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HEART PALPITATIONS 101 (Part 1) (Read 13140 times)
Kyanite
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HEART PALPITATIONS 101 (Part 1)
Dec 17th, 2006, 3:48pm
 
(Originally wrote by RLR)

sufferers of palpitations:  
     
 
Let's start here by talking about a very special part of the human anatomy called the Vagus nerve. The vagus nerve, also referred to as the 10th cranial nerve, is appropriately termed a "mixed" nerve. It provides a sort of two-way communication of nerve impulses back and forth between the brain and the pharnyx,larynx, esophagus, stomach and associated abdominal viscera(basically, your throat, windpipe, your tummy and guts), the heart, lungs and several more complex but irrelevant body organs or functions. The vagus nerve is the longest and most complex of the cranial nerves in the body.      
     
The key point here is to make note that this nerve involves the "heart," the "lungs" and basically the whole digestive system of your tummy and intestines. Now let's pair that with some real specific and limited physiology about the heart and its rhythm.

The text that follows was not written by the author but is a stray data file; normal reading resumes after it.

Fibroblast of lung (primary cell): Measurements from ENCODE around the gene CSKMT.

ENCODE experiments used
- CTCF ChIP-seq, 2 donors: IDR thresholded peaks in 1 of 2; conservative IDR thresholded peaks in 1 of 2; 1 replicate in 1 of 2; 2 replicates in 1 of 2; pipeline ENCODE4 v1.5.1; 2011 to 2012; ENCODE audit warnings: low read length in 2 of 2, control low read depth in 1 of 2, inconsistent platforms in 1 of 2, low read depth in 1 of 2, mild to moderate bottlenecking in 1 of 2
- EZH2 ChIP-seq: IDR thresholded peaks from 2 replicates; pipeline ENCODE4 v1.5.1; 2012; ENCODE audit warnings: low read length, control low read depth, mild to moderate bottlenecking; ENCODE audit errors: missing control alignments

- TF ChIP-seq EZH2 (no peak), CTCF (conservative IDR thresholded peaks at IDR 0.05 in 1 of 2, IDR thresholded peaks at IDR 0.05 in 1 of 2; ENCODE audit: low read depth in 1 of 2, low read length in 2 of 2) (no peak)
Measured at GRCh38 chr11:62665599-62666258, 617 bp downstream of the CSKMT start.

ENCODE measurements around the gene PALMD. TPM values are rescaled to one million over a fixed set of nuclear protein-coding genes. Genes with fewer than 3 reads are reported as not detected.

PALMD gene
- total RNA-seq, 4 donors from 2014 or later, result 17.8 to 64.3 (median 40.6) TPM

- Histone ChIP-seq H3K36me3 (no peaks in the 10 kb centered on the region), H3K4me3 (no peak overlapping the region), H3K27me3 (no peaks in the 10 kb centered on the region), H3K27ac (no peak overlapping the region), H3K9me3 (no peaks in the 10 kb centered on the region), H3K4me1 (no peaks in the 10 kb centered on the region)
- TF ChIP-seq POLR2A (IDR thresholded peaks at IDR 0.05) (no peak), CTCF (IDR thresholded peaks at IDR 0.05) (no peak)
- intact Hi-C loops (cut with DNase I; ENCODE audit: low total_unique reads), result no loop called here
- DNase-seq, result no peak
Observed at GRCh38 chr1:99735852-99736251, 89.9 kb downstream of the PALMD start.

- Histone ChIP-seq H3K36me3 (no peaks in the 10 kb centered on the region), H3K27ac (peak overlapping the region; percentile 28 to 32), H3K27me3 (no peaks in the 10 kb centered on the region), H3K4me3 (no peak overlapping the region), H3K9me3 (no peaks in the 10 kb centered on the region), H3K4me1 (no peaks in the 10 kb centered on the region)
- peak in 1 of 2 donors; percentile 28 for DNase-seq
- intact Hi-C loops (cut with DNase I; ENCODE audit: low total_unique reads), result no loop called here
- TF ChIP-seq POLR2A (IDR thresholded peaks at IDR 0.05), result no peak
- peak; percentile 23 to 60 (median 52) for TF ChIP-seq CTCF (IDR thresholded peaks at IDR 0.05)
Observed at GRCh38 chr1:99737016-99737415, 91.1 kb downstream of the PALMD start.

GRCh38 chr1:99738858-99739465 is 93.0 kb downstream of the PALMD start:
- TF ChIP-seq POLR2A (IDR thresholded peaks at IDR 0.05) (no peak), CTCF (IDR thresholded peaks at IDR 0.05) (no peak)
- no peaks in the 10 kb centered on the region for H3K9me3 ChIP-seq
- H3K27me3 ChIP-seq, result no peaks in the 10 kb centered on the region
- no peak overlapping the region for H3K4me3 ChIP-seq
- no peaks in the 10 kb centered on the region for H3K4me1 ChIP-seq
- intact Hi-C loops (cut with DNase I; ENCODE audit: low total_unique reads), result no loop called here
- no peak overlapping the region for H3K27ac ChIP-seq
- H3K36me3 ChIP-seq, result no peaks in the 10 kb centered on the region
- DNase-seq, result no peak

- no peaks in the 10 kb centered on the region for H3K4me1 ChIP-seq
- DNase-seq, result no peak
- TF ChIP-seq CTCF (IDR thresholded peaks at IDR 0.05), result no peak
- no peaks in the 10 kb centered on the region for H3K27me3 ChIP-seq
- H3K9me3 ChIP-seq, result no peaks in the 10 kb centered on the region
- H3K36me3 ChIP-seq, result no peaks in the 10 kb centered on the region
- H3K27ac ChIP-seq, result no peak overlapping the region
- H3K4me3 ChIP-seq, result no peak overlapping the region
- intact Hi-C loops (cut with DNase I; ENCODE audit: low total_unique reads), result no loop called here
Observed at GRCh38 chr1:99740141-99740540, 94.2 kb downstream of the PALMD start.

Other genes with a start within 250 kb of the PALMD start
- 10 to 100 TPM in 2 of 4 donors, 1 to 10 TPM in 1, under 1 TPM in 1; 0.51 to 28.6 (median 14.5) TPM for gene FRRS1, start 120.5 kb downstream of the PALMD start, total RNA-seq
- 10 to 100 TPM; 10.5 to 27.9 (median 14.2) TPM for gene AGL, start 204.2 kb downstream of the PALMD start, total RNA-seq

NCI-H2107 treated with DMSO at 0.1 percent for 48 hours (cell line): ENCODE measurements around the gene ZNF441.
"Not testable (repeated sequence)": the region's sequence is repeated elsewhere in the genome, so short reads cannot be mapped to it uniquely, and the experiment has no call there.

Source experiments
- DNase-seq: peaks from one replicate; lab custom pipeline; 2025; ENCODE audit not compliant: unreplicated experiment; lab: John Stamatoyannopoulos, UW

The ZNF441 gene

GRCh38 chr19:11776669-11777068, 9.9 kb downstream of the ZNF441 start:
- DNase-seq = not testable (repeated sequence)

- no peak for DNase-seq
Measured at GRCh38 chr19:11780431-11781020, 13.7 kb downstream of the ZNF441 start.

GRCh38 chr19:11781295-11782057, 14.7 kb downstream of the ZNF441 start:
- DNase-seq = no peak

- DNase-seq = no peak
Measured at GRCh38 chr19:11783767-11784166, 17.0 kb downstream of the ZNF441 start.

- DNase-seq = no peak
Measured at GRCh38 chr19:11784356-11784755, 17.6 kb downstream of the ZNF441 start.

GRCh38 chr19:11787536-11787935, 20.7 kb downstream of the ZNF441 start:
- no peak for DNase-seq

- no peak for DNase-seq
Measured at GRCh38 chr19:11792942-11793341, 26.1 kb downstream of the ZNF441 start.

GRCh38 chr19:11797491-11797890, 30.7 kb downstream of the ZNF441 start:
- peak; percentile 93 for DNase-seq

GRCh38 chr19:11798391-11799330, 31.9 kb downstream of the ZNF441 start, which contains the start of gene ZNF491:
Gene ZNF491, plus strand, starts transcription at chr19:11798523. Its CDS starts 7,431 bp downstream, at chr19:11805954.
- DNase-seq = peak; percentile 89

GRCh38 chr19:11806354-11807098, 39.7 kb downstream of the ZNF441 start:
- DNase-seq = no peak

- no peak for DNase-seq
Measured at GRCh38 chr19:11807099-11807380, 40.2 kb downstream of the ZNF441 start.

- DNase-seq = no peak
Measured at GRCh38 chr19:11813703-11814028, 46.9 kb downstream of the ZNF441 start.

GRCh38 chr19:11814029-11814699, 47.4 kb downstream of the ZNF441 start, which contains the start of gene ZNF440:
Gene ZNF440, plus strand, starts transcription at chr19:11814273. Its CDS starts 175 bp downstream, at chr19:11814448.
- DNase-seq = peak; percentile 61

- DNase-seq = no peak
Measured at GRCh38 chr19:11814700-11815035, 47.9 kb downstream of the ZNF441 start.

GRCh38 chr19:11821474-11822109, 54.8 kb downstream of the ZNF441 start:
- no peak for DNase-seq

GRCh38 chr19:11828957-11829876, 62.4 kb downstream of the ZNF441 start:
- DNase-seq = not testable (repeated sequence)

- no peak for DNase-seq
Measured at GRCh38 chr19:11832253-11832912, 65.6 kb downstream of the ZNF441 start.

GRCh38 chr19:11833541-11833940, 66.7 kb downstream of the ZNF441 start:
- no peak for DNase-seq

We also need to bring clarity to some of the medical jargon being taked about by many of you in your messages. The term PVC, or Premature Ventricular Contraction, is just one of many arrythmias and not necessarily isolated to what many term as "palpitations." So for our purposes here, when we speak of benign palpitations, what we in essence are referring to is the presence of extra cardiovascular electrical activity and the precise induction of these beats felt as dancing of the heart or a flutter sensation in the chest, the prominence or intensity of which is determined by the precise moment of the extra beats in proximity to the most recent beat and the upcoming beat or contraction of the heart ventricles or atria. Think of it in relation to your memory of your worst date, where the person you're with has no rhythm whatsoever but wants to impress you with all the right moves and clumsily tries to introduce their own dance-step into your otherwise smoothly flowing and natural pace with the music. Depending upon their rather untimely entry, they can cause awkwardness that either simply causes you to quickly pause and regain your rhythm or literally trip you repeatedly until you're forced to leave the dancefloor. Well, the same holds true for the heart in our example. The extra beat, or palpitation might come at a point that's subtle, or it might be at a point where the heart is in a different part of the cardiac cycle and stumbles repeatedly until normal sinus rhythm is regained. Now let's get to "why" palpitations occur.      
     
SEE PART 2
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